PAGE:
This OECD Forum 2019 background note will be used to prepare speakers on the panel Reinvigorating Democracy: The Role of Journalism, taking place at the OECD headquarters from 11:30-13:00 on Tuesday, 21 May. Join the Forum Network to comment and help inform the upcoming debate and, whether you're with us in Paris or watching online, let us know what you think of the session!
A revolution has occurred in the way information is now produced and consumed. Each election is now a battleground of distortions and distractions, where facts are often obscured by polemics.
How do citizens make informed, democratic choices about the sort of society they wish to live in? The traditional media industry in many countries is facing massive disruption and the authority of the professional media – both in its sense of power and in the sense of being reliably accurate – has been stripped away. Everyone can be a journalist, can’t they? It is easy for anyone to blog or tweet their opinions to tens if not hundreds or even thousands of people.
Whom can we trust to provide us with accurate information? Who can hold power to account? Journalism – the rigorous and professional reporting of what is going on the world – is essential to democracy. But how can it survive when its traditional business model – advertising – has migrated to Facebook and other platforms? Should it be subsidised as a public good? But then who decides what counts as worthy of such support? Many established media organisations such as the New York Times and Le Monde put much of their content behind paywalls. But such strategies have been criticised for creating unequal access to information.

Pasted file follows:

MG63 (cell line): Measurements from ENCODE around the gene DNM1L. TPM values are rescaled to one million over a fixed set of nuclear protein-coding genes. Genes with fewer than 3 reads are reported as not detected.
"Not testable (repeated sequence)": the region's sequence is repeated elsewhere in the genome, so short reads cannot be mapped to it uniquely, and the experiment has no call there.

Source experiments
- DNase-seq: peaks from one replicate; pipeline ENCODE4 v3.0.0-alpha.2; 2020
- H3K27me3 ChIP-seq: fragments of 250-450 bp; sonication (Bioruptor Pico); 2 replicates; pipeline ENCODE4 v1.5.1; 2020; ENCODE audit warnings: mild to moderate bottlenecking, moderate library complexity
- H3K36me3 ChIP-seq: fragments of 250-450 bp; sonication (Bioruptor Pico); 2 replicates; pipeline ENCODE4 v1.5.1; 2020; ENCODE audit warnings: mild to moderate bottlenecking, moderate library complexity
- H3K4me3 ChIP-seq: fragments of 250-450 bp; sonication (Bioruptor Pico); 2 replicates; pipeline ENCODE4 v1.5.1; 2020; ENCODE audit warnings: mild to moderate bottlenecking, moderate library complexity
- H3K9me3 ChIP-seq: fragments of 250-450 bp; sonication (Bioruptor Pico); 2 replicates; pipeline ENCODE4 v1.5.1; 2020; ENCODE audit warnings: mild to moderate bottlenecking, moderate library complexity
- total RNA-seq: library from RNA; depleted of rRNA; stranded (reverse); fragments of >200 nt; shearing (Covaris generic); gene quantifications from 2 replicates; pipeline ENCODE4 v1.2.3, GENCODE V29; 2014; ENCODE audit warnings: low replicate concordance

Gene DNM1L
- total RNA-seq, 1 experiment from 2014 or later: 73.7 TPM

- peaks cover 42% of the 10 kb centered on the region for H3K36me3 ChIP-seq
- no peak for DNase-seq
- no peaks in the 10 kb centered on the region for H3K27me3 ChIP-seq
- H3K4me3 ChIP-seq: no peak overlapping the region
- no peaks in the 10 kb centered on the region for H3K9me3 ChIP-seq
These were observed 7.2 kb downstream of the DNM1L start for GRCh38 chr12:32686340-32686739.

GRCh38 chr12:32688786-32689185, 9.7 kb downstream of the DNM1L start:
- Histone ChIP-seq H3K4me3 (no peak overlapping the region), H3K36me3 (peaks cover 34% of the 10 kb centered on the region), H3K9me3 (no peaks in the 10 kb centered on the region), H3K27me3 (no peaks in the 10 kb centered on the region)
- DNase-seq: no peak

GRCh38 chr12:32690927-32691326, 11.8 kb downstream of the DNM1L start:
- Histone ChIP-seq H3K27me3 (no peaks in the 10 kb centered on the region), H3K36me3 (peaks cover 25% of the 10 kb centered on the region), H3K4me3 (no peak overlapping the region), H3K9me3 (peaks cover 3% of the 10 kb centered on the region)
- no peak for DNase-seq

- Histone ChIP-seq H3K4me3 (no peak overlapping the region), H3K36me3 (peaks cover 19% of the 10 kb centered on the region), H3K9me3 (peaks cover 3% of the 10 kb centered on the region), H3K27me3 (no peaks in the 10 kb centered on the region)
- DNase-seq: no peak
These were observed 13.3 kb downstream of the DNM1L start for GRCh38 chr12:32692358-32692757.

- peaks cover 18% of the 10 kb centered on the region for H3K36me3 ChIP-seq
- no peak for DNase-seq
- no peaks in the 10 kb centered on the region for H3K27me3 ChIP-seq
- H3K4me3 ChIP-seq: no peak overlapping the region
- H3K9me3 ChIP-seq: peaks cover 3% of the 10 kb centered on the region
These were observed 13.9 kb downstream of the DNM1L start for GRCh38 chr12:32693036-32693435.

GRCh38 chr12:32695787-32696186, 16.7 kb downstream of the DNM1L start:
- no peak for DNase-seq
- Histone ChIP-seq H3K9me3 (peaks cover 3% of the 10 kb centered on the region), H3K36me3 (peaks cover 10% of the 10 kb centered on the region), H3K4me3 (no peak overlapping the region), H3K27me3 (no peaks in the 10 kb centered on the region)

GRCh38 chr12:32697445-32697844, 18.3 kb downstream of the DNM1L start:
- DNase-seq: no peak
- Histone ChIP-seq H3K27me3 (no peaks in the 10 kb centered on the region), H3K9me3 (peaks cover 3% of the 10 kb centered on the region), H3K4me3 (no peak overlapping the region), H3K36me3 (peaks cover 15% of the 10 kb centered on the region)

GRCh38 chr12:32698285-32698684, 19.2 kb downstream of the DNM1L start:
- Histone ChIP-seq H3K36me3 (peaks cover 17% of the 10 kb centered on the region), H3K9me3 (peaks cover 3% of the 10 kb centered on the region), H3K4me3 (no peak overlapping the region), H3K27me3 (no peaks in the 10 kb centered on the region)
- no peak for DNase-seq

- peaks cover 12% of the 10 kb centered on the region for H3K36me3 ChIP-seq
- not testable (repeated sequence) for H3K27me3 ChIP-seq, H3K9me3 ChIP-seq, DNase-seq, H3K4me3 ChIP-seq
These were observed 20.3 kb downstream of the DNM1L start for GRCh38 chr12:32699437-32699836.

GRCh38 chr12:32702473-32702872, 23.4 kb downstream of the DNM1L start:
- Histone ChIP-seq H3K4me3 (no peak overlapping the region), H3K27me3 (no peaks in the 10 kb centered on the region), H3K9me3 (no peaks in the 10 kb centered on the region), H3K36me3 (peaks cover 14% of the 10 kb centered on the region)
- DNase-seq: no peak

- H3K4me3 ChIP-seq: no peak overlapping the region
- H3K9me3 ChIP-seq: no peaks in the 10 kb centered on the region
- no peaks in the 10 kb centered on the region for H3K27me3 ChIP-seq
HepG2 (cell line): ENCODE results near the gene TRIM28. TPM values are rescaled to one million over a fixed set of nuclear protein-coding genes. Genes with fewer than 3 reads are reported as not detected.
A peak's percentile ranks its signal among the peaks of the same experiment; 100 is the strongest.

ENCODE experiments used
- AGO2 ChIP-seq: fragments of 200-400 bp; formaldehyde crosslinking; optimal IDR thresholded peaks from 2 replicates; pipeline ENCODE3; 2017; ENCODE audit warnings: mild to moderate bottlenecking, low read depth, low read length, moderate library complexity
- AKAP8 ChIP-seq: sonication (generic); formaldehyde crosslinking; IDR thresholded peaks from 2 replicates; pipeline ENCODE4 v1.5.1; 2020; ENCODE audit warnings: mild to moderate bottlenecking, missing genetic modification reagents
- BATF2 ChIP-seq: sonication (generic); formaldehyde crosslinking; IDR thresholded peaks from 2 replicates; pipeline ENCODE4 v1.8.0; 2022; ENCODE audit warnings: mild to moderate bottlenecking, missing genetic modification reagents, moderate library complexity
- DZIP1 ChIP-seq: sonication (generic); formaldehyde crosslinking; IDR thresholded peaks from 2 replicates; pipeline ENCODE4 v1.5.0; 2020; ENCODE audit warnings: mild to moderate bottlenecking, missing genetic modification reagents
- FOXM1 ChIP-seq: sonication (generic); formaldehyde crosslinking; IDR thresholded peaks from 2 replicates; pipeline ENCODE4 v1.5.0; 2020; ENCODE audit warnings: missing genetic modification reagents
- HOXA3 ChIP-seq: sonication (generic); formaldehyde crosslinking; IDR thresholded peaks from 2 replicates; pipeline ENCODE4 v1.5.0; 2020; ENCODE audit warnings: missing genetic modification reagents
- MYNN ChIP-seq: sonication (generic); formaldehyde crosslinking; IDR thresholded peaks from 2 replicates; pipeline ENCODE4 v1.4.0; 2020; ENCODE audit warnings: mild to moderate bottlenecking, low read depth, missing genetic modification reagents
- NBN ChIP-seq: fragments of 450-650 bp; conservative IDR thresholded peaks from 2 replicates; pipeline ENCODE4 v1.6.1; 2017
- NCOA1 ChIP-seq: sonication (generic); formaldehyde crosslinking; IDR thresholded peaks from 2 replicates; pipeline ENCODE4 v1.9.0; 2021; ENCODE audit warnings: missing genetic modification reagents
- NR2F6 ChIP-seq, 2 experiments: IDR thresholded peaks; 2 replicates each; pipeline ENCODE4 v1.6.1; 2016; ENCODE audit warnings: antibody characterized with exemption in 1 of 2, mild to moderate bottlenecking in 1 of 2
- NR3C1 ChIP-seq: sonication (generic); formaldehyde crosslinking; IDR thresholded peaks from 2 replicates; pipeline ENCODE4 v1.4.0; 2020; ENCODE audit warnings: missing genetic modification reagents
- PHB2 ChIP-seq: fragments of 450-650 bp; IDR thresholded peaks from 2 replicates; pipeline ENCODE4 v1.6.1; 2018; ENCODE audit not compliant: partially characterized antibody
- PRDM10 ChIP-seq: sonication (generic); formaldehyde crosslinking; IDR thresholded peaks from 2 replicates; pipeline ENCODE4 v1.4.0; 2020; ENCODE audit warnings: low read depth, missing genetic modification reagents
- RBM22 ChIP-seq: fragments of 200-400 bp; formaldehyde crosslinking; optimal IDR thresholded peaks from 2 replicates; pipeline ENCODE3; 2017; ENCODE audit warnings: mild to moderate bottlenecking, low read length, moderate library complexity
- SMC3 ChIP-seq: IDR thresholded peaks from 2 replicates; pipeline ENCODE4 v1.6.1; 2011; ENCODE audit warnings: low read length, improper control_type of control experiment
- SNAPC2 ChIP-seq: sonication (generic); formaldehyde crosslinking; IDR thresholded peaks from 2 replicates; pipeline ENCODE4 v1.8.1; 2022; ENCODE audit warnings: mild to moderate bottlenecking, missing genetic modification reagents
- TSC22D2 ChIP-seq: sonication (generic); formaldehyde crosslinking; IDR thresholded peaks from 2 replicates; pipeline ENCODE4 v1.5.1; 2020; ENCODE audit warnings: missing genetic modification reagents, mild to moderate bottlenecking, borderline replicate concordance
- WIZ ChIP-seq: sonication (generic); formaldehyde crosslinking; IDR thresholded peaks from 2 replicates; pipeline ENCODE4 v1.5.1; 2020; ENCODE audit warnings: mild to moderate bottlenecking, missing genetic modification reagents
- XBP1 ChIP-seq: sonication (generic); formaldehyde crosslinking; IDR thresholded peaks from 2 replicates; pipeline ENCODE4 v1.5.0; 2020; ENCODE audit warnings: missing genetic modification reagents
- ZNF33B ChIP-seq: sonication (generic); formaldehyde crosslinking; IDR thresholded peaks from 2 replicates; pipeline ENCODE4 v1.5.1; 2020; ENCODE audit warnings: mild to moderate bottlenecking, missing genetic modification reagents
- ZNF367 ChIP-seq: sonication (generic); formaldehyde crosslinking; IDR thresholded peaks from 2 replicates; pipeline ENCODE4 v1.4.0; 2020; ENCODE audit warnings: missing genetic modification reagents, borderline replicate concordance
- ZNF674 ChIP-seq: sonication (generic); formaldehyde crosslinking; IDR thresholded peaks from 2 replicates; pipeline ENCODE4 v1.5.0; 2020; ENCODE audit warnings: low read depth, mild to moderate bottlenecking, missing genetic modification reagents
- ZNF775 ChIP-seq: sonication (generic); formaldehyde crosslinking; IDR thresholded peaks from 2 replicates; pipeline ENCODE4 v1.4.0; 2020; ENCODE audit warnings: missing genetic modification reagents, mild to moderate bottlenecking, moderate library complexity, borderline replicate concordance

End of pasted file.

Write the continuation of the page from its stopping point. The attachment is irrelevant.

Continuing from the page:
Combatting fake news has become a full-time industry – whether through the growing network of fact-checkers, or the specialised teams in media organisations to filter out false information. The problem is not just one of supply but also of demand. We search out news from people we trust such as friends or family. We click on information that appeals to our emotions. Meanwhile, social media algorithms make it less likely for us to be exposed to information that challenges or disproves our views.
Journalism is searching for new forms and there are many exciting developments and experiments going on. For some media, the future entails both informing and engaging its readers as a community that contributes to uncovering the truth. But trusting the information we consume is key. Journalists have to gain that trust. How they do so is a challenge on which the future of our democracies depends.
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